Although the invention will be described in terms of a specific embodiment, it will be readily apparent to those skilled in this art that various modifications, rearrangements, and substitutions can be made without departing from the spirit of the invention. The scope of the invention is defined by the claims appended hereto.
The system includes a collection channel 20 which is proximate to the tire stops 14. The collection channel 20 is adjacent and parallel to the rows 17 of parking spaces 11. The collection channel 20 is formed as an inset trough in the parking lot 5 and is configured to allow the rolling translation of a shopping cart along the length of the row 17 to a collection end 22.
A plurality of downwardly inclined lateral feed channels 30 intersect with the collection channel 20. The lateral feed channels 30 are dimensioned to receive forwardly rolling shopping carts and have an upper end 36 contiguous to the parking lot 5 and a lower end 38 contiguous to the floor 23 of the collection channel 20. The lateral feed channels 30 are aligned with the aisle ways 16 so that a shopping cart can be pushed through the aisle ways 16 between parked vehicles and directly into the lateral feed channels 30. The lateral feed channels 30 are configured to allow rolling translation of a shopping cart from the parking lot 5 into the collection channel 20. As shown in
The system of the invention in the foregoing description is depicted in terms of a single row 17 which is adjacent to a collection channel 20. However, as seen in
The above-described configuration can be constructed using any suitable methods and materials to provide the collection channel 20, lateral feed channels 30 and other inventive features described herein which are necessary to practice the invention. In an alternative embodiment depicted in
The barrier units 50 can be formed from any suitable material, including concrete, rubber, plastic, recycled materials, wood, fiberglass, metal, etc. The barrier units 50 of the invention can be constructed in any number of configurations as may be desired dependent on the material being used. For example, the barrier units 50 can either be solid throughout or can have an open interior. The units 50 can be constructed to provide a central planar surface suitable for displaying indicia, such as retail logos or other advertising. Indicia can also be permanently incorporated into the surface in high or low relief.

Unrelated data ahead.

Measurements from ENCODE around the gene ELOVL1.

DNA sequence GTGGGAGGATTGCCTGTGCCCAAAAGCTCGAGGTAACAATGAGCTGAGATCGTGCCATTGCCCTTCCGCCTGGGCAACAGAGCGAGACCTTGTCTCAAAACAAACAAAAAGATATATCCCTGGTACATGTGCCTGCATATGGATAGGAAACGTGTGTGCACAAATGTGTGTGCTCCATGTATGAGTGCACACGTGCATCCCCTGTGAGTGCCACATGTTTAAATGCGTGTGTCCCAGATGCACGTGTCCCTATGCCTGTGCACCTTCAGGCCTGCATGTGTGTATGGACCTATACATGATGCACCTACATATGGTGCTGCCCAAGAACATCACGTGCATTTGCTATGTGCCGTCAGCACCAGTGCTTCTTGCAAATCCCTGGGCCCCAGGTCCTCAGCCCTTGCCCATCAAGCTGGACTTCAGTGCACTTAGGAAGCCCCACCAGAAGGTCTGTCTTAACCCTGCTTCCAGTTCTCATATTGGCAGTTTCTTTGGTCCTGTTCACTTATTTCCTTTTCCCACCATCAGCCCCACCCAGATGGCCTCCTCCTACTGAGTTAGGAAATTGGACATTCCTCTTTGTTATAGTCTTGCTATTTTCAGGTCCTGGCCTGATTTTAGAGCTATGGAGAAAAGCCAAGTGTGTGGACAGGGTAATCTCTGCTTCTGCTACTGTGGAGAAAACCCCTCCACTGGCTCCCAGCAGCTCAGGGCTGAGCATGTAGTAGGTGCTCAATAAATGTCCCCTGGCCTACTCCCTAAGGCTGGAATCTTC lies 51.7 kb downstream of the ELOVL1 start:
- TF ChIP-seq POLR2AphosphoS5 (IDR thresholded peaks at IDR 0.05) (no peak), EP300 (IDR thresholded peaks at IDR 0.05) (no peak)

It is to be understood that while a certain form of the invention is illustrated, it is not to be limited to the specific form or arrangement of parts herein described and shown. It will be apparent to those skilled in the art that various changes may be made without departing from the scope of the invention and the invention is not to be considered limited to what is shown and described in the specification and drawings.
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|US5360094||Jan 24, 1994||Nov 1, 1994||Mel Decker||Collection, storage and dispensing system for shopping carts|
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|JPH10238149A *||Title not available|
|Citing Patent||Filing date||Publication date||Applicant||Title|
|US7101113 *||Apr 27, 2005||Sep 5, 2006||Metra Hughes||Shopping cart collection, storage, and retrieval system|
|US20050214073 *||Apr 27, 2005||Sep 29, 2005||Metra Hughes||Shopping cart collection, storage, and retrieval system|
|US20080083677 *||Oct 3, 2007||Apr 10, 2008||Benjamin Kaliko||Shopping cart organizer|
|USD742917 *||Oct 11, 2013||Nov 10, 2015||Microsoft Corporation||Display screen with transitional graphical user interface|
|International Classification||A47F10/04, B62B3/14, E01F9/00|
|Cooperative Classification||B62B3/1404, A47F10/04|
|European Classification||A47F10/04, B62B3/14B|
|Jul 21, 2008||FPAY||Fee payment|
Year of fee payment: 4
|Feb 11, 2013||REMI||Maintenance fee reminder mailed|
|Jun 28, 2013||LAPS||Lapse for failure to pay maintenance fees|
|Aug 20, 2013||FP||Expired due to failure to pay maintenance fee|
Effective date: 20130628